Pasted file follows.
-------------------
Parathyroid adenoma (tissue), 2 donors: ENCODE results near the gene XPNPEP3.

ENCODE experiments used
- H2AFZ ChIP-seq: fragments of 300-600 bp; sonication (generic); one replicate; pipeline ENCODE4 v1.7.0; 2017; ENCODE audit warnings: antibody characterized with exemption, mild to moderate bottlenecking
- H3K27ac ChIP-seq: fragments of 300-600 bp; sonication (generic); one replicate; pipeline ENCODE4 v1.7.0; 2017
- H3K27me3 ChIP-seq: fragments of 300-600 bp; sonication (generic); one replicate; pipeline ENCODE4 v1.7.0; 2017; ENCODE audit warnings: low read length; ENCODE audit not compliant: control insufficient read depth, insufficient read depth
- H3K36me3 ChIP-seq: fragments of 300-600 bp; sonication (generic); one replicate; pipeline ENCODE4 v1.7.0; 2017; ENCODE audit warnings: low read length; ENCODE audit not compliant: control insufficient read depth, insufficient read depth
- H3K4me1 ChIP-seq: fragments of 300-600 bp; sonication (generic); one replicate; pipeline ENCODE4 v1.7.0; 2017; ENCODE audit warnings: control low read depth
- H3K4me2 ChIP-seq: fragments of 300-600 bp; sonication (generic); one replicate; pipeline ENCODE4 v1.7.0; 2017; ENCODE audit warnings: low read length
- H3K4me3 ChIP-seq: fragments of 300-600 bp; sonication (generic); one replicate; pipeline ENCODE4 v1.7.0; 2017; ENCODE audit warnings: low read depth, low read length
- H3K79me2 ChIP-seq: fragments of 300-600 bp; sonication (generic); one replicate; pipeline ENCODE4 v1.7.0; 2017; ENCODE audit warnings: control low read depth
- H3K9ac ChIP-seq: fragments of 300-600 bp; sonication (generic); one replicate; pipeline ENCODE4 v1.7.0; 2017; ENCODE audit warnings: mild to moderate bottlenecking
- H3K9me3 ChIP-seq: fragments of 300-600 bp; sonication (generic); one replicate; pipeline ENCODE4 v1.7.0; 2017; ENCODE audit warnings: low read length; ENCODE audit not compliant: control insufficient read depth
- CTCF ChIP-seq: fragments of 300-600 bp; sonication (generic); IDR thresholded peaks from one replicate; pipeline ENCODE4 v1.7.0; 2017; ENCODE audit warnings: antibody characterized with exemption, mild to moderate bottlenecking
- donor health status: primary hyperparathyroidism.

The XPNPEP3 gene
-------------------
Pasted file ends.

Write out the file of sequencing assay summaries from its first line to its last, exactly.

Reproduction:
Parathyroid adenoma (tissue), 2 donors: ENCODE results near the gene XPNPEP3.

ENCODE experiments used
- H2AFZ ChIP-seq: fragments of 300-600 bp; sonication (generic); one replicate; pipeline ENCODE4 v1.7.0; 2017; ENCODE audit warnings: antibody characterized with exemption, mild to moderate bottlenecking
- H3K27ac ChIP-seq: fragments of 300-600 bp; sonication (generic); one replicate; pipeline ENCODE4 v1.7.0; 2017
- H3K27me3 ChIP-seq: fragments of 300-600 bp; sonication (generic); one replicate; pipeline ENCODE4 v1.7.0; 2017; ENCODE audit warnings: low read length; ENCODE audit not compliant: control insufficient read depth, insufficient read depth
- H3K36me3 ChIP-seq: fragments of 300-600 bp; sonication (generic); one replicate; pipeline ENCODE4 v1.7.0; 2017; ENCODE audit warnings: low read length; ENCODE audit not compliant: control insufficient read depth, insufficient read depth
- H3K4me1 ChIP-seq: fragments of 300-600 bp; sonication (generic); one replicate; pipeline ENCODE4 v1.7.0; 2017; ENCODE audit warnings: control low read depth
- H3K4me2 ChIP-seq: fragments of 300-600 bp; sonication (generic); one replicate; pipeline ENCODE4 v1.7.0; 2017; ENCODE audit warnings: low read length
- H3K4me3 ChIP-seq: fragments of 300-600 bp; sonication (generic); one replicate; pipeline ENCODE4 v1.7.0; 2017; ENCODE audit warnings: low read depth, low read length
- H3K79me2 ChIP-seq: fragments of 300-600 bp; sonication (generic); one replicate; pipeline ENCODE4 v1.7.0; 2017; ENCODE audit warnings: control low read depth
- H3K9ac ChIP-seq: fragments of 300-600 bp; sonication (generic); one replicate; pipeline ENCODE4 v1.7.0; 2017; ENCODE audit warnings: mild to moderate bottlenecking
- H3K9me3 ChIP-seq: fragments of 300-600 bp; sonication (generic); one replicate; pipeline ENCODE4 v1.7.0; 2017; ENCODE audit warnings: low read length; ENCODE audit not compliant: control insufficient read depth
- CTCF ChIP-seq: fragments of 300-600 bp; sonication (generic); IDR thresholded peaks from one replicate; pipeline ENCODE4 v1.7.0; 2017; ENCODE audit warnings: antibody characterized with exemption, mild to moderate bottlenecking
- donor health status: primary hyperparathyroidism.

The XPNPEP3 gene